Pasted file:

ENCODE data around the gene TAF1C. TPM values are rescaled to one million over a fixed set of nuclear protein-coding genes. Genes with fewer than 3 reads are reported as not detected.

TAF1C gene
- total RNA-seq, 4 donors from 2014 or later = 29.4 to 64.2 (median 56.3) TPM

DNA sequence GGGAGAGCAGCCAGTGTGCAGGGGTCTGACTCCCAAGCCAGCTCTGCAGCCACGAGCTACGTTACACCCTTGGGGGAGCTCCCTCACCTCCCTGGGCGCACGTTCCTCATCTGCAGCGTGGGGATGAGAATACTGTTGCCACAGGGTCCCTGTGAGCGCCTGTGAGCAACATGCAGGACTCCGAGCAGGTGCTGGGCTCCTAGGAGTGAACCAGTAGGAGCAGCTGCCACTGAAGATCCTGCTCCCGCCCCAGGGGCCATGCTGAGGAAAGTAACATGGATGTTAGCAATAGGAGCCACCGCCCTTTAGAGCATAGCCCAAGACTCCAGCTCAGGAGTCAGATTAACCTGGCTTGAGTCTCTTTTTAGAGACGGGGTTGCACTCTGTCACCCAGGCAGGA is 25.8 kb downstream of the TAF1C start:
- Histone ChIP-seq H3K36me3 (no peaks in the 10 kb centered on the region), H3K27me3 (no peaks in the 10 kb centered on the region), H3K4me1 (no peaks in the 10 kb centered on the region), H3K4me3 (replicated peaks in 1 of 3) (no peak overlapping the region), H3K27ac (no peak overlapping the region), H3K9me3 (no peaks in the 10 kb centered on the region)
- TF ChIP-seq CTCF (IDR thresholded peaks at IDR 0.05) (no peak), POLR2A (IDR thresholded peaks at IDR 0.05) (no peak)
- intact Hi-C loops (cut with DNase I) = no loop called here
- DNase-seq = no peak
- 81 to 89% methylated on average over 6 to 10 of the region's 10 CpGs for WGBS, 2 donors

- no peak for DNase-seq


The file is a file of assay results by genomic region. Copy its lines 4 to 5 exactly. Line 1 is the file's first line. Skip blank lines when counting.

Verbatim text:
DNA sequence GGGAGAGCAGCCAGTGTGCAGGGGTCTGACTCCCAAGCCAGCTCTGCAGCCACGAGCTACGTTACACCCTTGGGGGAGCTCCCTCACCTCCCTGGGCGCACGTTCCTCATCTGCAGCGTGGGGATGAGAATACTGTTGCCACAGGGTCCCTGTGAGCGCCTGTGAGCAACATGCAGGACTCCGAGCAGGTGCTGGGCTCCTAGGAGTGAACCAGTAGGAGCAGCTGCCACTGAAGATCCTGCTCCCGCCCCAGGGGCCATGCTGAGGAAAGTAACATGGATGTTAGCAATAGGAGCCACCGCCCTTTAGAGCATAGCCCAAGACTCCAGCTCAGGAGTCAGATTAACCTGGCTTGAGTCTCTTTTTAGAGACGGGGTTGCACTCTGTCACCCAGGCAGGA is 25.8 kb downstream of the TAF1C start:
- Histone ChIP-seq H3K36me3 (no peaks in the 10 kb centered on the region), H3K27me3 (no peaks in the 10 kb centered on the region), H3K4me1 (no peaks in the 10 kb centered on the region), H3K4me3 (replicated peaks in 1 of 3) (no peak overlapping the region), H3K27ac (no peak overlapping the region), H3K9me3 (no peaks in the 10 kb centered on the region)